Beijing must back off in Natuna

Beijing must back off in Natuna

The year 2020 kicked off with not-so-good news for Indonesia. Floods battered Jakarta, causing heavy casualties. Then the country's North Natuna Sea saw a fleet of vessels from China carrying out illegal fishing operations in an area designated as Indonesia's exclusive economic zone (EEZ).

It must be noted that those unwelcome vessels were escorted by the Chinese coast guard. In the past, there were several incidents which saw foreign fishing vessels -- including those from Thailand -- illegally entering Indonesian waters, but these were private operators. Indonesia could stick to regular law enforcement channels to respond to such incidents.

With the presence of Chinese coast guard vessels -- and by extension, state authority -- it is an entirely different and more complicated matter.

The presence of Chinese coast guard ships suggested Beijing had intended to challenge Indonesia's sovereign rights in the North Natuna Sea. As such, a different approach is needed in addition to regular maritime law enforcement. Indonesia, in fact, should consider this as a threat to its national security.

Under international law, the North Natuna Sea is a part of Indonesia's EEZ, which accords Indonesia the sovereign right to fish and obtain natural resources in these waters. Foreign fishing vessels must get permission from Indonesian authorities before fishing in the EEZ -- otherwise, their operations are illegal.

China's claims in the area are based on an illegal "Nine-dash Line", which they claim shows the limits of their traditional fishing grounds in the area. However, the Permanent Court of Arbitration ruled in 2016 that the claim has no basis under international law. As Indonesia has international law on its side, it should take action against illegal Chinese fishing operations in the North Natuna Sea.

At this point, Indonesia has no other choice but to show China that the country, as a sovereign nation, will protect its sovereign rights at sea. It should fully deploy its coast guard and dispatch other necessary military support to the North Natuna Sea. Such a response is not only in line with the law, but it also sends a strong signal to China that Indonesia is not taking the matter lightly.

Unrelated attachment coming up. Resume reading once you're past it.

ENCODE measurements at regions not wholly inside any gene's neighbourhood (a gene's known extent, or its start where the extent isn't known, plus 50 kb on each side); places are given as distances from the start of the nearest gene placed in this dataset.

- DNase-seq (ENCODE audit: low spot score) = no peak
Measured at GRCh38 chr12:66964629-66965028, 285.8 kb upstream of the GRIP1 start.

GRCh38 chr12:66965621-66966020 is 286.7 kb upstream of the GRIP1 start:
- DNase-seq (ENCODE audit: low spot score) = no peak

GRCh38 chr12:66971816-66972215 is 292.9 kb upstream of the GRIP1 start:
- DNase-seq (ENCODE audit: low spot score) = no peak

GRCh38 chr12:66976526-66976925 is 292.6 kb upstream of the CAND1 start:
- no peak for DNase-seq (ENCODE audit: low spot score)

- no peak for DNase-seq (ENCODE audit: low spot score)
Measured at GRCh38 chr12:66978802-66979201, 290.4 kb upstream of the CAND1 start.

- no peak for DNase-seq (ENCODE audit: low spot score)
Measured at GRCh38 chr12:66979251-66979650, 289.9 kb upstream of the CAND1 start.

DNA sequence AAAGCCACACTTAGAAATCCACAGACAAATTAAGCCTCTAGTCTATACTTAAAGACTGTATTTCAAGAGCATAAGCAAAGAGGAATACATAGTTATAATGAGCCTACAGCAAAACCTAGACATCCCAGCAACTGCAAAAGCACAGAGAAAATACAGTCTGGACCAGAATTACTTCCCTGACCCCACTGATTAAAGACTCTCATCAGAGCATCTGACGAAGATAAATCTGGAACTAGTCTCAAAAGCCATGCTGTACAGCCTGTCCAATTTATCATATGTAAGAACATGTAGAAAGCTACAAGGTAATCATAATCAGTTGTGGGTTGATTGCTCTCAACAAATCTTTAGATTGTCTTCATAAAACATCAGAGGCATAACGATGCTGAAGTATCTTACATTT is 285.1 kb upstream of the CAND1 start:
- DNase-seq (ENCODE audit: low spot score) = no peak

Soon after the Chinese coast guard ships illegally entered Indonesia's EEZ, Foreign Affairs Minister Retno Marsudi summoned China's Ambassador to Indonesia, Xiao Qian, to lodge an official diplomatic note of protest. Unfortunately, Beijing doesn't seem to be taking the complaint seriously -- a real humiliation for Indonesia, and the country shouldn't stand for it.

Some have argued that this isn't the time to bring China back to the negotiating table. Instead, they said that Indonesia should send a stronger message that it is ready to protect every inch of Indonesia's sovereign jurisdiction, on land and at sea.

This incident might prove to be a challenge to newly appointed Defence Minister Prabowo Subianto, who is widely regarded as a fervent nationalist eager to protect Indonesia's national interests.

However, as the public waits to see what Indonesia's next response to the situation will be, the Coordinating Minister of Maritime Affairs and Investment, Luhut Binsar Pandjaitan, seems to have taken a softer stance. Instead of seeing the case as a threat to Indonesian interests and sovereign rights, he said that Indonesia should take careful steps to avoid raising tensions, as harsh responses might disrupt Chinese investments.

This incident is not unprecedented. In 2016, the Indonesian navy shot at a Chinese fishing vessel on the North Natuna Sea, and after the dramatic shooting, President Joko Widodo himself led a ministerial meeting on a warship in the Natuna Sea. This showed that Indonesia is really serious in protecting its sovereign rights. In making such a response, we are respecting and complying with the rule of international law.

Indonesia should really teach China that the country needs to comply with international laws as the country will not tolerate any violation to its sovereign rights and interests.

Aristyo Rizka Darmawan is lecturer and researcher at the Center for Sustainable Ocean Policy at the Faculty of Law, Universitas Indonesia and Fellow at the Center for Politics and Transnationalism at Policylab.

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